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Teracom Tutorial: MPEG

Note: This is an archived article that appeared in the Teracom newsletter in 2004, and this article has not been updated to reflect technology developments since then (H.264 was standardized as part 10 of the MPEG-4 standard, and the 4K Ultra HD standard).

Please be assured that our training courses have been updated since the time of this article!

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4.23  Video Applications (MPEG)
 
Picture Size
720x480 (Standard Definition, US)
1280x720 (High Definition)
1920x1080 (High Definition)
Codecs: Compression and Processing
MPEG-1: 1.5 Mb/s: CDs, VOD trials
MPEG-2: 4+ Mb/s: DVD, DTH video
H.264: new, replacing MPEG-2
1/3 the bitrate, better error recovery.
Specified in MPEG-4 Part 10.
Network Evolution
Analog or DS0 channels → IP packets
Connection Control
Dedicated → ISDN → H.323/H.225 → SIP
Digital video communication is becoming more common – and will come to the forefront of discussions of telecommunications technologies for a while as the telephone companies go into the “cable TV” business with television in IP over VDSL, and to a lesser extent, when videophones become as popular as telephones.
A number of factors affect the perceived or subjective quality of the images on the far-end user’s screen.  Aside from network issues like transmission error rate and variability of delay, the main factors are picture size and refresh rate, the number of bits per second required and the number of processing operations that must be performed per second to implement the coding and decoding in real time. The objective is to transmit high-definition images using a low number of bits per second and achieving reconstructed picture quality people will be willing to use. However, these factors are often in conflict: for example, high compression requires intensive processing, and large picture size means a higher number of bits per second.  It is one thing to optimize two of the three factors; it is another to optimize all three at the same time.
Definition, measured in pels (pixels) is the correct terminology for picture size.  The term “resolution” for picture size is not correct, as it refers to the quality of the image after reconstruction.  Videophones and desktop videoconferencing systems have in the past supported the Common Interface Format (CIF) at  352x258 pels… though that sounds antiquated compared to a 1280 x 1024 pixel display.  Standard Definition (SD) is 720x480 in the US, refreshed 30 times per second.  For historical reasons, the refresh is done in two passes, every odd-numbered line then every even-numbered line. This is referred to as 60 Hz interlaced. Also for historical reasons, there is enough time to draw 525 lines even though only 480 are drawn on the screen.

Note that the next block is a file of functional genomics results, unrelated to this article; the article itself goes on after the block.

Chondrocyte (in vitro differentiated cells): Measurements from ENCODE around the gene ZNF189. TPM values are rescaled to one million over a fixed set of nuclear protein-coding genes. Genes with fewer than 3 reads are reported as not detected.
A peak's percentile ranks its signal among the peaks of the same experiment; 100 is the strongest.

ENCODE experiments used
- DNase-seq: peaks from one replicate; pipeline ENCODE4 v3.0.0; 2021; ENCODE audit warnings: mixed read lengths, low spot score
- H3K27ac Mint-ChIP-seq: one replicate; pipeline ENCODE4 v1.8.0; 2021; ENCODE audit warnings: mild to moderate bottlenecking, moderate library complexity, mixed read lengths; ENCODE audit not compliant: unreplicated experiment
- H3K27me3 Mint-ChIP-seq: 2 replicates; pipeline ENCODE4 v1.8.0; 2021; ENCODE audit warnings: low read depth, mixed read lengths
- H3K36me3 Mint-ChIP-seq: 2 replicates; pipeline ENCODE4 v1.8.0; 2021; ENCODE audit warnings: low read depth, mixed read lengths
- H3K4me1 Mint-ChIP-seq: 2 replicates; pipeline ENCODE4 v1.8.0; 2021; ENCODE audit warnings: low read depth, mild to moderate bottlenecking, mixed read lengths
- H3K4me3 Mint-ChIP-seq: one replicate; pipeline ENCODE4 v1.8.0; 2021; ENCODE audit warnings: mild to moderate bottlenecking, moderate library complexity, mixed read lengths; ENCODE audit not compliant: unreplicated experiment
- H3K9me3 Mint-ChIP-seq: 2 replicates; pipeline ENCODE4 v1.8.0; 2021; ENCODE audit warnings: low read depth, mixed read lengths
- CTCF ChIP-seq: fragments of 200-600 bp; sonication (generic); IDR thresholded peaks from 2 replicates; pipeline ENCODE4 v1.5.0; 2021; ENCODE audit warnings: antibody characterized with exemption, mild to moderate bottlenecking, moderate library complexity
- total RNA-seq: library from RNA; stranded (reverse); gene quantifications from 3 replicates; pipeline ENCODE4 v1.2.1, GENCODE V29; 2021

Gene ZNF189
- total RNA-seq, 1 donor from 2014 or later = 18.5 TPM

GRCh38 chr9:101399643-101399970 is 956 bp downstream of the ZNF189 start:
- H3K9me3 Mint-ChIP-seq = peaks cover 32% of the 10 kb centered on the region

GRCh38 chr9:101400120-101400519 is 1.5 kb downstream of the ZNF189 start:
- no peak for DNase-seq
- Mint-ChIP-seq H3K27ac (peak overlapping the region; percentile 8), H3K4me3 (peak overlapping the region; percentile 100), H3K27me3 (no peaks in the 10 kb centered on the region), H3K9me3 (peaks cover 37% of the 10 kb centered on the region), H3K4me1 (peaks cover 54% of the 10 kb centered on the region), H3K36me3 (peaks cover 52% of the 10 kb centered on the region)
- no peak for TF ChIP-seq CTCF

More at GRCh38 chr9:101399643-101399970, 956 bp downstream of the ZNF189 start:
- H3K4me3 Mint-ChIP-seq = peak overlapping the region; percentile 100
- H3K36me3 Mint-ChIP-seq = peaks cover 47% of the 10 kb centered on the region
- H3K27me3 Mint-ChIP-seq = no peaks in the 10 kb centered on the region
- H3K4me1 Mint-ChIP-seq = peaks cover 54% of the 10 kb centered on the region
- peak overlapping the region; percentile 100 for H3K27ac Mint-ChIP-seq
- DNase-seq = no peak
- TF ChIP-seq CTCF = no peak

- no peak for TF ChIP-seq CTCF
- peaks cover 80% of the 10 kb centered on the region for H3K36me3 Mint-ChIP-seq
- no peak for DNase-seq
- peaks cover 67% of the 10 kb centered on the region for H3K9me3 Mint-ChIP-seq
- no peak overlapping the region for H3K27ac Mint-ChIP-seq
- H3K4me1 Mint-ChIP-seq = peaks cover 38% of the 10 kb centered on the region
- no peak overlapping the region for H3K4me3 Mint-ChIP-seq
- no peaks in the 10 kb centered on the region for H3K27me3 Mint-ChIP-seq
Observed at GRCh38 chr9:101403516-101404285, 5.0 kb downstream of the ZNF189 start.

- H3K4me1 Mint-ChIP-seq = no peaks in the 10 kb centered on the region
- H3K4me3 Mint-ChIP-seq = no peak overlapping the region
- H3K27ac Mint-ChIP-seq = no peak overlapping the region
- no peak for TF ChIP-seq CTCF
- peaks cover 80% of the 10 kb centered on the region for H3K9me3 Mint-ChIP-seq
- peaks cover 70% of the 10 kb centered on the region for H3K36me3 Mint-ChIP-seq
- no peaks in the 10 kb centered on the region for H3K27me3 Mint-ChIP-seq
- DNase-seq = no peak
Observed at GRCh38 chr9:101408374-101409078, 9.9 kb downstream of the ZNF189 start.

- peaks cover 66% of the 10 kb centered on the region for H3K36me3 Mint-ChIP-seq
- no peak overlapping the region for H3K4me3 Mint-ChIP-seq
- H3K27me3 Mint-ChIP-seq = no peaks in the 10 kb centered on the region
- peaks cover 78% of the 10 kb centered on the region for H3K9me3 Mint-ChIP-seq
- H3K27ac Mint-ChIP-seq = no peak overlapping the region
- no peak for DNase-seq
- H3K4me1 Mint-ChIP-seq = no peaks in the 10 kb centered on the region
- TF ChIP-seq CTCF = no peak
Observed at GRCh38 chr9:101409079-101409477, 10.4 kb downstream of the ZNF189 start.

This gave rise to a secret code to refer to US SD: SD/525 60i.  In the rest of the world, the definition is 720x576 since the screen is only refreshed 25 times per second (the number of lines per second is the same).  The secret code: SD/625 50i. There are a number of flavors of High Definition (HD), the two most popular currently being 1280x720 non-interlaced (progressive) “720p” and 1920x1080 either interlaced or progressive “1080i” or “1080p”.  Either can be refreshed 50 or 60 times per second.
Compression is required to transmit or even store these images. 720x480 at 30 Hz, with one byte each for red, green and blue is 250 Mb/s. 1920x1080 at 60Hz is 3 Gb/s. Compression is performed by an algorithm called a coder/decoder or codec. To operate in real time (at playing speed), codecs are usually implemented as highly optimized machine code on custom-built chips containing multiple Digital Signal Processors (DSPs).  Standards are required for interoperability. The Moving Picture Experts Group (MPEG) and the ITU establish standards in this area. MPEG-1 was for video on CDs, with the video coded at 1.15 Mb/s.  This was replaced with MPEG-2, which offers a wide range of coding and compression options, grouped in profiles.  Each profile supports a certain picture size, definition, refresh rate and image quality, and results in a different average bit rate. MPEG-2 is currently used as the basis for video stored on Digital Versatile Disks (DVDs) and transmitted via Direct to Home (DTH) video services.  Recently, a new coding algorithm standardized as ITU H.264 has emerged.  It provides the same quality as MPEG-2 at 1/3 the bit rate with better tolerance to transmission errors.  It appears that this will replace MPEG-2 on discs and broadcasts in the future. H.264 is specified in Part 10 of the MPEG-4 standard.
Network services used for video are changing from dedicated channels to IP packets.  For videoconferencing and videophones, the call setup standards have evolved from DS0 channels (ISDN) to H.323’s H.225/245 (NetMeeting) to the Session Initiation Protocol (SIP).  SIP appears to have gained critical mass, and is covered in detail in Courses 130 and 110.
Source: Teracom Course 101, Telecom, Datacom and Networking for Non-Engineers,
Module 1: Fundamentals of Telecommunications, slide 4.23
P.S. I did my Master's degree in Electrical Engineering on digital video! - EC
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